Kraken Robotics Establishes Unmanned Maritime Vehicle Facility

Published: 09 Jun 2019 | Author: Mike Rees

Kraken Robotics Thunderfish AUV

Kraken Robotics has announced that its wholly owned subsidiary, Kraken Robotic Systems Inc. has established a new 4,000 square foot facility named the Unmanned Maritime Vehicles Facility (UMVF). The UMVF is located at the Centre for Ocean Ventures and Entrepreneurship (COVE) in Dartmouth, Nova Scotia.

Unmanned Maritime Vehicles (UMVs) are robotic systems which operate both below and above the surface and without an operator on board, and include Autonomous Underwater Vehicles (AUV), Remotely Operated Vehicles (ROV) and Unmanned Surface Vehicles (USV).
UMVs can range from very small vessels to that of a mid-sized ship or small submarine and are equipped with a variety of mapping, communications and navigation sensors. These autonomous systems are used in multiple applications such as naval mine detection, seafloor mapping, underwater asset infrastructure inspection, environmental characterization and others.

Kraken’s Handling Systems Group has already moved into the new location and will continue to build Kraken’s Tentacle Winch and Autonomous Launch and Recovery Systems there. The facility will also be used to field test and support a variety of Kraken’s underwater robotic platforms – including the KATFISH high speed towed SAS system and the THUNDERFISH AUV. Kraken has also installed a dockside remote operations container which is available for use by COVE residents.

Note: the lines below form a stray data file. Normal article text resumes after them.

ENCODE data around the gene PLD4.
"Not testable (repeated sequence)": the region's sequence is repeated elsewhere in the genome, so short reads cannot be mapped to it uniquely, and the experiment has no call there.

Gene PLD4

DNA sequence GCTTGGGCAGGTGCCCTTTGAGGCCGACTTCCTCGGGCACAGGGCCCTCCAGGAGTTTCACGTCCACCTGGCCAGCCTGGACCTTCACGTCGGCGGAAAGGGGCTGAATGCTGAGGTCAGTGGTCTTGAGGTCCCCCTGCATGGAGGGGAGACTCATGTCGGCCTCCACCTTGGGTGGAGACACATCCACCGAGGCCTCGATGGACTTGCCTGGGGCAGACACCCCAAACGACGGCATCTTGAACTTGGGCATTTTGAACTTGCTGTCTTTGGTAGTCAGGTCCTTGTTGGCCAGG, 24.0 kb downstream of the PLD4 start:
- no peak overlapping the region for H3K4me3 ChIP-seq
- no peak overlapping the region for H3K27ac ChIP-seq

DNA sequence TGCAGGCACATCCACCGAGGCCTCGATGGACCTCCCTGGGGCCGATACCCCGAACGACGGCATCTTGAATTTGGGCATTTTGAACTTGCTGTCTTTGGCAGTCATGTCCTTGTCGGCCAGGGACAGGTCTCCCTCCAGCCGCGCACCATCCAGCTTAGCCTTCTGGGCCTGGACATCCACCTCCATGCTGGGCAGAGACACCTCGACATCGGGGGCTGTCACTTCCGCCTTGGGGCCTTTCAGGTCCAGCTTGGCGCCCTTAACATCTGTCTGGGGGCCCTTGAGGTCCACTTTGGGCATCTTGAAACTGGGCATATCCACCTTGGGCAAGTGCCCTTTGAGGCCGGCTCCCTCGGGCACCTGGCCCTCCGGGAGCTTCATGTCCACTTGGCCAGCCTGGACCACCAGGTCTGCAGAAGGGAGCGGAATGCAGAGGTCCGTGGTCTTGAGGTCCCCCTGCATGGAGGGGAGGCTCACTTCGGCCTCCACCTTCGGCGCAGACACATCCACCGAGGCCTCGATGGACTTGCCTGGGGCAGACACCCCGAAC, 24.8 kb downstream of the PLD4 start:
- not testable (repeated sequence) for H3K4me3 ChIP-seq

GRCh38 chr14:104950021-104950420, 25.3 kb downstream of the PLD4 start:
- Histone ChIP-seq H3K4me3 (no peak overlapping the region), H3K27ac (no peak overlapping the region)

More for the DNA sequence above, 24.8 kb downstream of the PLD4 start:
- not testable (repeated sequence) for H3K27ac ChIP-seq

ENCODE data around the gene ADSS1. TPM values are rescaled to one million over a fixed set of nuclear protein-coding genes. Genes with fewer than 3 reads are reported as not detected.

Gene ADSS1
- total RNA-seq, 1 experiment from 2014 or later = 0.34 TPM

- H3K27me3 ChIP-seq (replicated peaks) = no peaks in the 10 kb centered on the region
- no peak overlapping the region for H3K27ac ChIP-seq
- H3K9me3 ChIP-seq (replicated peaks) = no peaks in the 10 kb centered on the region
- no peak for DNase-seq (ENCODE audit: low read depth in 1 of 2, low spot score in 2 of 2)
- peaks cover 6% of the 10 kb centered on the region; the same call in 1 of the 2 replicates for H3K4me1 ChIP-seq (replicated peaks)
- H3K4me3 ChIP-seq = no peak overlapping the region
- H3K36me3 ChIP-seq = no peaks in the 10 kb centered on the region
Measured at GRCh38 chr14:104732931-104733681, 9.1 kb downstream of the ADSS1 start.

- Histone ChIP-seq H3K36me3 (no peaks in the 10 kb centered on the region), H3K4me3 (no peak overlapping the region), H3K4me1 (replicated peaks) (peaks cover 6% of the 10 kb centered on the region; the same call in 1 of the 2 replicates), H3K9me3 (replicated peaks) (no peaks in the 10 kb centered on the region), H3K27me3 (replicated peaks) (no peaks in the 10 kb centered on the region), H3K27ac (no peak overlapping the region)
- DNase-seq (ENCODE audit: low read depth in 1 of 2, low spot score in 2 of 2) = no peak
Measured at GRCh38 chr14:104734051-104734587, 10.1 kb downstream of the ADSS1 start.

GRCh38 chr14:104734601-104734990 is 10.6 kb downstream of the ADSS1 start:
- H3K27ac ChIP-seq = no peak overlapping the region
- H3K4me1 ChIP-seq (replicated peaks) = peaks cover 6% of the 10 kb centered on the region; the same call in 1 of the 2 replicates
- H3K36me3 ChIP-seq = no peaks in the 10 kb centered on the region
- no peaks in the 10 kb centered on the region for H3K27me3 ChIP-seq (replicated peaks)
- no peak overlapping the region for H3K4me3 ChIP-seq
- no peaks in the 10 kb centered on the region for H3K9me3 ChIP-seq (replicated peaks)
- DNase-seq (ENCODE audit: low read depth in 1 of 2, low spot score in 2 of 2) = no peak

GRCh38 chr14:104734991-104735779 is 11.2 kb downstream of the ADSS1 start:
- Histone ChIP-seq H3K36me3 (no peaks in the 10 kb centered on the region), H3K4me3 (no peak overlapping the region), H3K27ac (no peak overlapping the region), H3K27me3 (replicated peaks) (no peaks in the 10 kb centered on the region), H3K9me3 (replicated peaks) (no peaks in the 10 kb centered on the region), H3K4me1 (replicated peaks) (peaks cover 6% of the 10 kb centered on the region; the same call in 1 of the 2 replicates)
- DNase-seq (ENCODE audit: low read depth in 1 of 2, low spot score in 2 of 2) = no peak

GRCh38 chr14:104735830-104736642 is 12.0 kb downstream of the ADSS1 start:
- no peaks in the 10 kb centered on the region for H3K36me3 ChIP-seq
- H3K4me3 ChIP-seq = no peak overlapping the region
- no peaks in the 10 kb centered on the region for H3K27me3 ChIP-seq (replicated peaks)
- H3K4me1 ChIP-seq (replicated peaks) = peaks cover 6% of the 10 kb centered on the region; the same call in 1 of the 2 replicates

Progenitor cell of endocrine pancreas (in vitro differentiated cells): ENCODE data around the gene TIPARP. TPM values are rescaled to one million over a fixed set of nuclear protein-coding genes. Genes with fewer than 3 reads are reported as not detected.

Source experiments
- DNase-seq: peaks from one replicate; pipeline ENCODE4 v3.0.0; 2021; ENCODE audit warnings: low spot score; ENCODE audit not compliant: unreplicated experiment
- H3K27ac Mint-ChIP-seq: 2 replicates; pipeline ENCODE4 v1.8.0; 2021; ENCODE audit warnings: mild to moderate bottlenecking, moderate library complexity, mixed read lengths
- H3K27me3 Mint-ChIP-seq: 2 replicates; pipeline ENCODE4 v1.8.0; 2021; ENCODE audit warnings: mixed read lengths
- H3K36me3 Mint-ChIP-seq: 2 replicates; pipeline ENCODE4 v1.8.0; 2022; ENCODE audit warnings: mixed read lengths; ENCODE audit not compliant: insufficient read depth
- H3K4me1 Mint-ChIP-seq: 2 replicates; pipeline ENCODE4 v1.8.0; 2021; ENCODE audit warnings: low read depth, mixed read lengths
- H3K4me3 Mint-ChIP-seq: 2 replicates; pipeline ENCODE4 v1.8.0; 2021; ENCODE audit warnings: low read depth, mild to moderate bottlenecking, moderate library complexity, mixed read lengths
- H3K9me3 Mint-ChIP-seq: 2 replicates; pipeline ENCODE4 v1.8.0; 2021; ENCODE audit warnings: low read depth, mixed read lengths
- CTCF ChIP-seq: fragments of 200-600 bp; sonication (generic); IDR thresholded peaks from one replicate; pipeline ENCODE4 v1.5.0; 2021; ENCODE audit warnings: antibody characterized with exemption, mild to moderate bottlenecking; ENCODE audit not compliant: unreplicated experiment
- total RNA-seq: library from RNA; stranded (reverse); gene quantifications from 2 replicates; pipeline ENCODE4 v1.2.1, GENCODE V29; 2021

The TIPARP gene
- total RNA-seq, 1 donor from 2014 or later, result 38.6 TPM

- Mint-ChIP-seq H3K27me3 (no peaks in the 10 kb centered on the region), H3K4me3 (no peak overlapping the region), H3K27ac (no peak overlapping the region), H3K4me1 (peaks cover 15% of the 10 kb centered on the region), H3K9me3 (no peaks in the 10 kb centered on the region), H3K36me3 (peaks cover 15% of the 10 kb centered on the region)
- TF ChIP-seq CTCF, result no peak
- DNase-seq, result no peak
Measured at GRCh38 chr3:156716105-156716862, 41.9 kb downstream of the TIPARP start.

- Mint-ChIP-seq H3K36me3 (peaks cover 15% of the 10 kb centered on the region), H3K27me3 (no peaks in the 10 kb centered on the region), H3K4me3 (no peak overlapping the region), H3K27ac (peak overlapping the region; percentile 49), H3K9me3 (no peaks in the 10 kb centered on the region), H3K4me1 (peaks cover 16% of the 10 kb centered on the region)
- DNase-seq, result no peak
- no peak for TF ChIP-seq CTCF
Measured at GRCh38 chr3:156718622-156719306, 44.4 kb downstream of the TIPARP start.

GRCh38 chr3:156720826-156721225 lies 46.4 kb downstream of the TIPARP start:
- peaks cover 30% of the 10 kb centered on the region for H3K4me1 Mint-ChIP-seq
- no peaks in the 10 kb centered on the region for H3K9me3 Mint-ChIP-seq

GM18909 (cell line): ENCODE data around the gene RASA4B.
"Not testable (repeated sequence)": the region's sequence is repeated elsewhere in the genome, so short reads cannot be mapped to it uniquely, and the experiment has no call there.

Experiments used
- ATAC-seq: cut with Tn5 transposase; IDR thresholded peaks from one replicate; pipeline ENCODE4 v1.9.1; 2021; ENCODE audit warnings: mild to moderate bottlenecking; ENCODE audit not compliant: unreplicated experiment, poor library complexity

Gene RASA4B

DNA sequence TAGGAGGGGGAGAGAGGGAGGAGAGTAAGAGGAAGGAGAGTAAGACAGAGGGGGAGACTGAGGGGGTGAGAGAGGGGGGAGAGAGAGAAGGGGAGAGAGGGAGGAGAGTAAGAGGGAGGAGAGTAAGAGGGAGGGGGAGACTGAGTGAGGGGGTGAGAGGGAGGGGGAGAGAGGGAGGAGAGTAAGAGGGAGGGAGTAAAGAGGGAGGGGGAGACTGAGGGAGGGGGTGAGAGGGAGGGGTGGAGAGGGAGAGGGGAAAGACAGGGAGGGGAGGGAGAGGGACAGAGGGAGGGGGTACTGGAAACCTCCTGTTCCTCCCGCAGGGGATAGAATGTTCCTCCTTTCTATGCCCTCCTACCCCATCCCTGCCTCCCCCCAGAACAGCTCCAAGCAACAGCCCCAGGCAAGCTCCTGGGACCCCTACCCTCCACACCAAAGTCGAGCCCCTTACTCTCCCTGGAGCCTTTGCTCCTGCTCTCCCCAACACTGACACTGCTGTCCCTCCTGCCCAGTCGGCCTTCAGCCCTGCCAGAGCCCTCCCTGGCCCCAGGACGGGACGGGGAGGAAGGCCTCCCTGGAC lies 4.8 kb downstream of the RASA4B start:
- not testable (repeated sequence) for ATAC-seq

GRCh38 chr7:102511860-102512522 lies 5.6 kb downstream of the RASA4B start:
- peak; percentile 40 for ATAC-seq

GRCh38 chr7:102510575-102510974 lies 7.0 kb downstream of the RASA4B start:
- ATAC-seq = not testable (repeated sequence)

Karl Kenny, Kraken’s President & CEO said, “We are extremely pleased to establish our new Unmanned Maritime Vehicles Facility at COVE in Dartmouth. The global UMV market is experiencing significant growth and investment in both military and commercial markets. While most of the today’s global UMV market is military, the adoption trend of UMVs is increasing among various commercial sectors such as oil & gas exploration operators, hydrographic and oceanographic survey organizations, environmental monitoring and search/recovery teams. UMVs are also being adopted by various scientific research organizations for conducting oceanic studies and maritime surveys.”

Jim Hanlon, COVE’s CEO said, “We are now seeing a revolution in unmanned maritime robotics similar to what happened when unmanned aerial drones were introduced in the 2000s. Both military and commercial operators are realizing the missions that can be accomplished with ocean drones and robotics. Maritime entities are becoming very interested in getting a better return-on-investment using drones and not having to put people at risk. That cultural shift is happening across the maritime sector. Kraken brings considerable technology and expertise to the underwater robotics domain and we are delighted that they are establishing Unmanned Maritime Vehicles Facility at COVE.”